Drawing on my Master of Education thesis, (2014) and experiences, collaboration among interprofessional teams requires common language to express and gain understanding of concepts and inquiries through specific organizational frameworks and implicit networks. Specific communication frameworks, such as written documentation using vocabulary specific to a profession, may create barriers to communication, problem solving, isolation and power struggles. Sheehan, Robertson and Ormond (2007) highlighted the significance of shared language, including definitions leading to key shared understandings between multiple disciplines and education. Manor-Binyamini (2007) concurs and notes the overlap of work between health care professionals and education, especially in the planning phases for special education students using medical and education jargon leading to new access points of understanding and communication while engaging in new planning perspectives and learning opportunities.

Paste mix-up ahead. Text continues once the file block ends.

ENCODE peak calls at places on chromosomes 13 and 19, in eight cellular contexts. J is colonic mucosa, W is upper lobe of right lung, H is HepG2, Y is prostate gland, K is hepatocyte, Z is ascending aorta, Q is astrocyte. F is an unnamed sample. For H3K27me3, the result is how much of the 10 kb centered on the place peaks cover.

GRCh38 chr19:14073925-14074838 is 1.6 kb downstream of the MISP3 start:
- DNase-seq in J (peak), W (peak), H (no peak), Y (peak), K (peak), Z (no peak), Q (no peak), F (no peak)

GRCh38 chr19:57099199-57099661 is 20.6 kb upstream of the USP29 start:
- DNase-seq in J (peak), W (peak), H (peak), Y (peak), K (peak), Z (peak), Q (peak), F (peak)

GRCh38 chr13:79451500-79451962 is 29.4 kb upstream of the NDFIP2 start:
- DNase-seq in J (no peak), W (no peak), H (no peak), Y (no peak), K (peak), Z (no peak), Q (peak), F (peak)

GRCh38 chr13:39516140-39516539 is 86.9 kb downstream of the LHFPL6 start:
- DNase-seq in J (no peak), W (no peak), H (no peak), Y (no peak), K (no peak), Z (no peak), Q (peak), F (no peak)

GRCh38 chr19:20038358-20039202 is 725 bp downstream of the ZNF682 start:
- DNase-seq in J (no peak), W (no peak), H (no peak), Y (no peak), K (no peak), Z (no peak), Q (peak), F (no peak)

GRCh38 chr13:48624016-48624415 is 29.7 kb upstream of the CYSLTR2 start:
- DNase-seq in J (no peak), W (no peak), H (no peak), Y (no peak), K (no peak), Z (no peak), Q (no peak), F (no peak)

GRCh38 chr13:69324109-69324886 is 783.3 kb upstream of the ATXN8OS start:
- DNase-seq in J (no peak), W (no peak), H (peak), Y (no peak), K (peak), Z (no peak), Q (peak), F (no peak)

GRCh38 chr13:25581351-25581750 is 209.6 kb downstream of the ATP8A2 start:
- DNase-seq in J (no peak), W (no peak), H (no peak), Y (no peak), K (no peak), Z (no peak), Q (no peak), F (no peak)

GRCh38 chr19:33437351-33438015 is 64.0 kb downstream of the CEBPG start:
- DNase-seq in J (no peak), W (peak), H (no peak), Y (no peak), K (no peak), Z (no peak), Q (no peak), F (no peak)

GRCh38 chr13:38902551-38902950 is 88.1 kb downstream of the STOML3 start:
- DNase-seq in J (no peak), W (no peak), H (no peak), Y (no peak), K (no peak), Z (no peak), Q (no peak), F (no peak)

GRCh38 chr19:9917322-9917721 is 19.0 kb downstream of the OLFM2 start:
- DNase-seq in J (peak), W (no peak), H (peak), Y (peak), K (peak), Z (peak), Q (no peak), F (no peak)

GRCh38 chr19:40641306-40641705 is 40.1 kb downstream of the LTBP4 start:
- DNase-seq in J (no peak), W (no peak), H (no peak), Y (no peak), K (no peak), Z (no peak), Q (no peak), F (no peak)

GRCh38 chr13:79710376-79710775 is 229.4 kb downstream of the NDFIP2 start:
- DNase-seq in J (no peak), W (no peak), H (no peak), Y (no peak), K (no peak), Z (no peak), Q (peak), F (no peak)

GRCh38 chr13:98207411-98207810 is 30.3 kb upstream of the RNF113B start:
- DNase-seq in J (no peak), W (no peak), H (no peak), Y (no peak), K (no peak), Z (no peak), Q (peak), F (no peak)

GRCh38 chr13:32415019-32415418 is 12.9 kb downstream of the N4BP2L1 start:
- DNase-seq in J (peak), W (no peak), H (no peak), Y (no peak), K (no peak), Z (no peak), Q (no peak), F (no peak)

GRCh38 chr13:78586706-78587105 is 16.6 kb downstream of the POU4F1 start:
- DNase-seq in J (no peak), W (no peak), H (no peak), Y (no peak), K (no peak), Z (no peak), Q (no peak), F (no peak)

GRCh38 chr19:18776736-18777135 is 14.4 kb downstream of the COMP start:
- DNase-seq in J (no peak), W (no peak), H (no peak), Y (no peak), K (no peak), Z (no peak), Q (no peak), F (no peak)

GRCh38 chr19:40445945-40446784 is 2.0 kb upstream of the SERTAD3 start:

The collective educational goals of interprofessionals as a multidisciplinary team are to communicate knowledge, skills, and attributes to benefit children’s growth and development, and overall achievement. Recognition of challenges sets the stage for interprofessional teams to negotiate roles and responsibilities as well as develop networking skills (MacIntosh and McCormick 2001) leading to professional growth and learning within intersectoral partnerships. Liaskosis, Frigas, Antypas, Zikos, Diomidous & Mantas, (2009) contend hierarchical structures within organizations delineates work, professional standards and ameliorates assumptions about work. Interprofessional teams communicate on multiple levels to provide clarity about roles and responsibilities as well as opportunities to learn from one another. Preschool and  Kindergarten education teams are responsible for documenting learning using images, sketches and written narratives. Using observation skills and knowledge of child development, early childhood educators and teachers plan, implement and assess learning (Katz and Chard, 1996) to support children’s growth and their own professional learning. Pedagogical documentation is a process of documenting learning as an assessment tool to support overall learning and teaching.